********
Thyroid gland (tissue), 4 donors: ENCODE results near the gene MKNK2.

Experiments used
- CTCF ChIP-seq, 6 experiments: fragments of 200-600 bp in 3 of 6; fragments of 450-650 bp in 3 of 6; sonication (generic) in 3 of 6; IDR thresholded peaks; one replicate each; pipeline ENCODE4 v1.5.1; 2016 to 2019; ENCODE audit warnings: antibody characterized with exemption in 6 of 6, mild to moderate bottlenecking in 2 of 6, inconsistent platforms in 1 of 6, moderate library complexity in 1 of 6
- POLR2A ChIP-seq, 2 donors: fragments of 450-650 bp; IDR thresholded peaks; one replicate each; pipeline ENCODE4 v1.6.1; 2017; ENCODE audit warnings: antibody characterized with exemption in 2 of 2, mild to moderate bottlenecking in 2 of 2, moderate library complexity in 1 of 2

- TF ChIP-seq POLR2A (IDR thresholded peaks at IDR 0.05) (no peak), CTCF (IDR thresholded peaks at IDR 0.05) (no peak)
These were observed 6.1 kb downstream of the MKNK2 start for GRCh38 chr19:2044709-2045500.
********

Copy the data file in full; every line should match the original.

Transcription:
Thyroid gland (tissue), 4 donors: ENCODE results near the gene MKNK2.

Experiments used
- CTCF ChIP-seq, 6 experiments: fragments of 200-600 bp in 3 of 6; fragments of 450-650 bp in 3 of 6; sonication (generic) in 3 of 6; IDR thresholded peaks; one replicate each; pipeline ENCODE4 v1.5.1; 2016 to 2019; ENCODE audit warnings: antibody characterized with exemption in 6 of 6, mild to moderate bottlenecking in 2 of 6, inconsistent platforms in 1 of 6, moderate library complexity in 1 of 6
- POLR2A ChIP-seq, 2 donors: fragments of 450-650 bp; IDR thresholded peaks; one replicate each; pipeline ENCODE4 v1.6.1; 2017; ENCODE audit warnings: antibody characterized with exemption in 2 of 2, mild to moderate bottlenecking in 2 of 2, moderate library complexity in 1 of 2

- TF ChIP-seq POLR2A (IDR thresholded peaks at IDR 0.05) (no peak), CTCF (IDR thresholded peaks at IDR 0.05) (no peak)
These were observed 6.1 kb downstream of the MKNK2 start for GRCh38 chr19:2044709-2045500.